CA moves to stop excessive punishment of Black and disabled students at Barstow, Oroville school districts

California
In Los Angeles in 2013, high school students celebrate the LAUSD decision to ban student suspensions for “willful defiance.” California banned the practice for all K-8 students in 2019.(Lawrence K. Ho / Los Angeles Times)

In Los Angeles in 2013, high school students celebrate the LAUSD decision to ban student suspensions for “willful defiance.” California banned the practice for all K-8 students in 2019.(Lawrence K. Ho / Los Angeles Times)

Three school districts in Barstow and Oroville discriminated against Black students and students with disabilities by excessively disciplining them, prompting the state to impose five-year corrective plans, California Atty. General Xavier Becerra said Tuesday.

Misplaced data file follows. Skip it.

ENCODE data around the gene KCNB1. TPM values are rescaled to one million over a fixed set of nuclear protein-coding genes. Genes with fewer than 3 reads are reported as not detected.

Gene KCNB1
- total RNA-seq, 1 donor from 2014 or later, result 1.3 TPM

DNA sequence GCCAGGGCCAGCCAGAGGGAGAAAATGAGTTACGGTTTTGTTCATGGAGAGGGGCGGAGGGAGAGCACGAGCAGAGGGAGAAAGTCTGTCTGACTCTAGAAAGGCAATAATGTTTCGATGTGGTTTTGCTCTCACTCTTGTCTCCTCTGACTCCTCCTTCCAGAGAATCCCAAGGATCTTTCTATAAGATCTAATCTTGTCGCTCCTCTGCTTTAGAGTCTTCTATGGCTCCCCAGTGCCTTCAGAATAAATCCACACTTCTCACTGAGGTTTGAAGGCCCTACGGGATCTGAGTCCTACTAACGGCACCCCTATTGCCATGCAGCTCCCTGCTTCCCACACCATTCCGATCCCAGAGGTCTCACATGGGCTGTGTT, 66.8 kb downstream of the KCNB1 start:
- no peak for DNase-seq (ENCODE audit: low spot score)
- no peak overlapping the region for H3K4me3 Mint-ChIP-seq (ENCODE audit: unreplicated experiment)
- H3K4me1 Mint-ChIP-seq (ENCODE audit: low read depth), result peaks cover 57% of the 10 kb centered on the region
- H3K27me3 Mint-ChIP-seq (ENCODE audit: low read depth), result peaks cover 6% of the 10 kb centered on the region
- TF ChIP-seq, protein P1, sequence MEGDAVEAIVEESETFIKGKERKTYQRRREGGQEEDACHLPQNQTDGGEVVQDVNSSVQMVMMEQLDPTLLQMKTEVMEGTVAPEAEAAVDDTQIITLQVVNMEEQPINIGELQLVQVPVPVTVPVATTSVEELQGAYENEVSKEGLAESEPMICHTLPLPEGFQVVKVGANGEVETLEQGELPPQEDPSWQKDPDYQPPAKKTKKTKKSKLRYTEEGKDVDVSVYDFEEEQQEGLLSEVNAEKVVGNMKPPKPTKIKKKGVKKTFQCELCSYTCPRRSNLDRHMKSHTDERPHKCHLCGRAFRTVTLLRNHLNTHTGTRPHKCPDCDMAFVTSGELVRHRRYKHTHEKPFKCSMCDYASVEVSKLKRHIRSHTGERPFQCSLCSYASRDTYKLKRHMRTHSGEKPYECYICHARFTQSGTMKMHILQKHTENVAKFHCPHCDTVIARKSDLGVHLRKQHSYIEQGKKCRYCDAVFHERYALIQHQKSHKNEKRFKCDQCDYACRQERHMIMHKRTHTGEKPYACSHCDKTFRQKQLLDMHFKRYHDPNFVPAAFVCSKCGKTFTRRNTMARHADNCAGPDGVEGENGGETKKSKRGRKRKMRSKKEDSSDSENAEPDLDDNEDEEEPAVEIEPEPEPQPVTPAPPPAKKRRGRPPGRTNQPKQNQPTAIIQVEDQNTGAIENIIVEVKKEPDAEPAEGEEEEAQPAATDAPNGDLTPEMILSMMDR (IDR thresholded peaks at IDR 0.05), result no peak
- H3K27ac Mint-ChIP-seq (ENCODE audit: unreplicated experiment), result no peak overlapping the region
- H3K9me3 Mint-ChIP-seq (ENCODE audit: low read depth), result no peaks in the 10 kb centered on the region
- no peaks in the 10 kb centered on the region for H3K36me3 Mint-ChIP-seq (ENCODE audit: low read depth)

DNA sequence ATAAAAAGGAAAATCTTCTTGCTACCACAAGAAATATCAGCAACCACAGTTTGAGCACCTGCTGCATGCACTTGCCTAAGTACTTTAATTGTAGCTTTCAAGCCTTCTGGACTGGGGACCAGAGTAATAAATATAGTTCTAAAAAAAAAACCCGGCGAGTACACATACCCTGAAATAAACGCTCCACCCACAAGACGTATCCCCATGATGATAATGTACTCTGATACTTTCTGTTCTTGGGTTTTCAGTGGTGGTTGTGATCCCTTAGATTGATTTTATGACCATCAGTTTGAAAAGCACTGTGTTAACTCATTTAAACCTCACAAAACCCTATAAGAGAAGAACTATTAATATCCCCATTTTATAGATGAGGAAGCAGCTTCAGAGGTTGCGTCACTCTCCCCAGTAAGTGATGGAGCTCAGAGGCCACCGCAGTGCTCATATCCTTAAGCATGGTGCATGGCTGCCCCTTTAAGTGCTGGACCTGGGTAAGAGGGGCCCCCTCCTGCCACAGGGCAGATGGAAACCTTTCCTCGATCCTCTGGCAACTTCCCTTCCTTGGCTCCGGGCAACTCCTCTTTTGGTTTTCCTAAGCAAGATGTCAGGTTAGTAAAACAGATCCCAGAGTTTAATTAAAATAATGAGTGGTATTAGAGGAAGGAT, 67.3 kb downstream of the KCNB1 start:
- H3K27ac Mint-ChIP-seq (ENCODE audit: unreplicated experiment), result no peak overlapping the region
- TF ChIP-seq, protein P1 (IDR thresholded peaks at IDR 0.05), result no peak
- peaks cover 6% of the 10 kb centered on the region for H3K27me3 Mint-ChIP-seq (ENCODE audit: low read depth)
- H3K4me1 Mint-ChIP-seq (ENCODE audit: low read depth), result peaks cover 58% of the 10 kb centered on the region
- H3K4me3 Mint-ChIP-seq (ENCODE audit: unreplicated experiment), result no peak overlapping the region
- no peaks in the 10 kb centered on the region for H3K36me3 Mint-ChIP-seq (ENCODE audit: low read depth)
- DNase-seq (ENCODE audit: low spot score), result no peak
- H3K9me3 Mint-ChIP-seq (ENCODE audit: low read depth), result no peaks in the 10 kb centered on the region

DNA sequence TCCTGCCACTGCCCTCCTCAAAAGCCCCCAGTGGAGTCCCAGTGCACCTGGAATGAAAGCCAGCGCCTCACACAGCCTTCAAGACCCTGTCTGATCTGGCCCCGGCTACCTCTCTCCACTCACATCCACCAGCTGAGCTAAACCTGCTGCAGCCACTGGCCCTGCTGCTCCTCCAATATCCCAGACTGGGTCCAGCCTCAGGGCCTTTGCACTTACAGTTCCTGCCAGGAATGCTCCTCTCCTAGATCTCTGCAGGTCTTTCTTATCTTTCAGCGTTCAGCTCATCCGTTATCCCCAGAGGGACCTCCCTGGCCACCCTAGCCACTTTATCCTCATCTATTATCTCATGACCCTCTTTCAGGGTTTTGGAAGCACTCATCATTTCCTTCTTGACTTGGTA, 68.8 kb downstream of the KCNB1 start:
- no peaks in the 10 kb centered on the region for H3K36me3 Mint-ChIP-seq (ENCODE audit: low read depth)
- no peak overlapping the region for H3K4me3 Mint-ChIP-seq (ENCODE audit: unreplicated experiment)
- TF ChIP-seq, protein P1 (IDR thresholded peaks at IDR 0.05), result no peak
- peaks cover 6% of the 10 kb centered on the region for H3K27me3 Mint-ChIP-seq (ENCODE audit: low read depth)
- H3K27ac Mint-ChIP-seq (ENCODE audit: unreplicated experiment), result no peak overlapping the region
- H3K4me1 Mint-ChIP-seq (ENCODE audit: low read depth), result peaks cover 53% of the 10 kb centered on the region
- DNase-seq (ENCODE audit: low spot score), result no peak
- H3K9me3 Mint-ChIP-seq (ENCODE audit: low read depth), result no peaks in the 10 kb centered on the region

The California Department of Justice found that Barstow Unified School District, Oroville City Elementary School District and Oroville Union High School District had a “systemic over-reliance on punitive, exclusionary discipline against Black students and students with disabilities,” according to a news release from Becerra’s office. It also found that the districts failed to respond adequately to complaints of harassment and discrimination, including in some cases the use of racial slurs.

“Our society is built on how we educate our children,” Becerra said in the release.“When our schools use punishment discriminately, it has lasting consequences. And when our schools fail to adequately address bullying or racial harassment, we all suffer.

Read the full story on LATimes.com.

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